Grab Back Comics, edited by Erma Blood, self-published
Before the dam broke (hopefully) and we started to go after those who use their power for sexual gratification, Erma Blood collected these stories about rape culture, harassment, and fighting back. Like Bottom's Up, it's a very difficult read that took me a few sessions to get through. These stories aren't easy, but they are important. The stories themselves are infuriating, even as you know that they are all too common, whether it's the academic forcing himself on a co-worker, Robin Elan's heart-wrenching understanding that saying "no" was hard for her, or Nicole J. Georges discussing being date-raped. Each one is illustrated differently, from basic figures to using animal avatars to help with the distance. Most have very little in the way of backgrounds, with figures dominating, even if they aren't well-defined. It's a very zine-style, which won't work for everyone, but helps with hammering home how personal these stories are. If you need to know you aren't alone in what's happened to you, this collection might help.

Mirror, Mirror II, edited by Sean T Collins and Julia Gfrorer, published by 2D Cloud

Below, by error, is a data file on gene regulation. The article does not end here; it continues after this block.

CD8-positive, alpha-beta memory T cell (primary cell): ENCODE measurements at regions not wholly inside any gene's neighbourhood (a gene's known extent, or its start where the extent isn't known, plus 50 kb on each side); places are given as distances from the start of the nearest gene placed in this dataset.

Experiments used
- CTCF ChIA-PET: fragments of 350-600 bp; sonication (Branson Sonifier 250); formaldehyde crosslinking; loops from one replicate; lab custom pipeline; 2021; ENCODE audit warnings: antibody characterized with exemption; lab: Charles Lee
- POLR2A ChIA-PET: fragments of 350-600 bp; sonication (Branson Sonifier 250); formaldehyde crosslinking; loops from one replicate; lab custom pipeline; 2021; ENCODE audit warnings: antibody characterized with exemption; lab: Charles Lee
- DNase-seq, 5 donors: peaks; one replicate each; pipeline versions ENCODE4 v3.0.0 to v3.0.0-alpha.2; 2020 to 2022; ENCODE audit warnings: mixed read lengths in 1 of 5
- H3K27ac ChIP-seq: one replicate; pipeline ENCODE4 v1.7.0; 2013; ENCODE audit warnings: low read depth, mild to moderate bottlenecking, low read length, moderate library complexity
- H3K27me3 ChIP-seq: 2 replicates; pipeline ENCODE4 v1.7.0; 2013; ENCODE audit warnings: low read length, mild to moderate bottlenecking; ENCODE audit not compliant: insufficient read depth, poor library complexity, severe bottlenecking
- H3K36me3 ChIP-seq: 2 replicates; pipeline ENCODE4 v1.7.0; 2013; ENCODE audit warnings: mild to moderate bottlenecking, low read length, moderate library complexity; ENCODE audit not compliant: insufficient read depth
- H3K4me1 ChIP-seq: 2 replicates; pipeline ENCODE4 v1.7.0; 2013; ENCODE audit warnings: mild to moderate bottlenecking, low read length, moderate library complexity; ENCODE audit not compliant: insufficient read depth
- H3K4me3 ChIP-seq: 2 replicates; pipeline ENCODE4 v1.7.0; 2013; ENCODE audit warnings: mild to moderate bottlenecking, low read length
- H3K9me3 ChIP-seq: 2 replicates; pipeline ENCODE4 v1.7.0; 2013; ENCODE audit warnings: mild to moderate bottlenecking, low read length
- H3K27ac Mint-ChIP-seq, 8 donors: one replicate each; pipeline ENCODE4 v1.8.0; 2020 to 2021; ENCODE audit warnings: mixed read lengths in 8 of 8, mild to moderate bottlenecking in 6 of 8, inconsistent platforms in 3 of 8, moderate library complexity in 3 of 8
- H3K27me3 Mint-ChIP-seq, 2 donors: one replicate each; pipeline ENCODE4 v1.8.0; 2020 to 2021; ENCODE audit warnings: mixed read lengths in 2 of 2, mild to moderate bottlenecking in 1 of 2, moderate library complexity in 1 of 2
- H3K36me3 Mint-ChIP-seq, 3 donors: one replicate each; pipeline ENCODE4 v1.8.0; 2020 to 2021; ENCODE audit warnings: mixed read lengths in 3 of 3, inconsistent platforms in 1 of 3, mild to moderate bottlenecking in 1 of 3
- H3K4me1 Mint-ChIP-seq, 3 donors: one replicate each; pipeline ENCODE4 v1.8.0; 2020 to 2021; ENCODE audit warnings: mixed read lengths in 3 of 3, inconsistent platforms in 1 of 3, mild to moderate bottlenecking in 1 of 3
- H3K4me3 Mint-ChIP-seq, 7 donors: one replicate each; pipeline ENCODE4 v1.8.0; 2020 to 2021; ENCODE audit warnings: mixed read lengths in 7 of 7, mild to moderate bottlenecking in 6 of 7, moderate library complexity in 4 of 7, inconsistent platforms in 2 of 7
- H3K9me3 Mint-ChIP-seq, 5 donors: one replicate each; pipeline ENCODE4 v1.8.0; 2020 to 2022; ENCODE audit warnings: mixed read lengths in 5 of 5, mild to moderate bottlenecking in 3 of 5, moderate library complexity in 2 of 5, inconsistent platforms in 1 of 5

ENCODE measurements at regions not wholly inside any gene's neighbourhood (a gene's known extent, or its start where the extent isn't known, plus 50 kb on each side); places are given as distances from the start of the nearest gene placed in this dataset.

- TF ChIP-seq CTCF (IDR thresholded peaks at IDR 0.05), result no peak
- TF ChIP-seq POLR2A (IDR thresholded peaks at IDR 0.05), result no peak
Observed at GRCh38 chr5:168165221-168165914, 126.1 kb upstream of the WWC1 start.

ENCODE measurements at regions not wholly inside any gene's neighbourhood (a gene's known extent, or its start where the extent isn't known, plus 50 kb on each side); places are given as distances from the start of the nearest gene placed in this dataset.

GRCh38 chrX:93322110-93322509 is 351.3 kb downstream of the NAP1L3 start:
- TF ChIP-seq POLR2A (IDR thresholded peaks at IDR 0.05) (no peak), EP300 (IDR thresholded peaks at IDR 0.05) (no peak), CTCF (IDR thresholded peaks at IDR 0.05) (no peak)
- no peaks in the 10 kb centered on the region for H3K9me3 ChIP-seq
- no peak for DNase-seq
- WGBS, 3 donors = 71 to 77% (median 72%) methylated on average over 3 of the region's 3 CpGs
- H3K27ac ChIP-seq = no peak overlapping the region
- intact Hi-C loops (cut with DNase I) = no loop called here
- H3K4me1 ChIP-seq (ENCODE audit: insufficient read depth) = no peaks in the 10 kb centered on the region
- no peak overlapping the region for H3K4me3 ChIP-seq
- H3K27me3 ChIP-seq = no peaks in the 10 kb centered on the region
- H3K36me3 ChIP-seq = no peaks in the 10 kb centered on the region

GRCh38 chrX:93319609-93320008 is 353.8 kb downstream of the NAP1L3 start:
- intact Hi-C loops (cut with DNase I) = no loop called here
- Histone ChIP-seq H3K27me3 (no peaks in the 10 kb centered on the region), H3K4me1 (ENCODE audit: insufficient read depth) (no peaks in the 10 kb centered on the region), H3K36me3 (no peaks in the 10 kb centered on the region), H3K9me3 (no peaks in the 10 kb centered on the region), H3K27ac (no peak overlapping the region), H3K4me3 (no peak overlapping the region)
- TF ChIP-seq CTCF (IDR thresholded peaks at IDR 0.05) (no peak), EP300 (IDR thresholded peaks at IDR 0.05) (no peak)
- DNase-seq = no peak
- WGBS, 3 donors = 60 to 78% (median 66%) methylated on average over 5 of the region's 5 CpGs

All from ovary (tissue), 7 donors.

I'm not going to lie, this one really messed with me. If I were listing comics that challenged me the most in 2017 (which Alex Hoffman has done in the past), this would have been number one with a bullet. I wasn't sure what to think when I first finished it. Did I like it? Is it the kind of anthology that can be liked? Collins and Gfrorer push to the very edge without going over it, with stories that show the strong link between eroticism and horror. It's really unlike anything I've ever read. Laura Lannes' love, right out of the gate, shows a boss-employee power trip that ends in visceral horror, with images that are disturbing primarily because Lannes doesn't overdo the visuals--she draws them as normally as Gabrielle Bell would show a bland dinner party she didn't want to attend. Dame Darcy's tale might be the "tamest" one, using old-school Gothic horror themes and thick blacks. Shifts by Trungles takes the idea of fairy tale violence against women and inverts the trope, with a chilling last line. Each one brings its own value and will leave you either thinking or outraged (if you don't understand what they were going for), depending on your taste. My hope is you'll fall into the "thinking" category, as I did.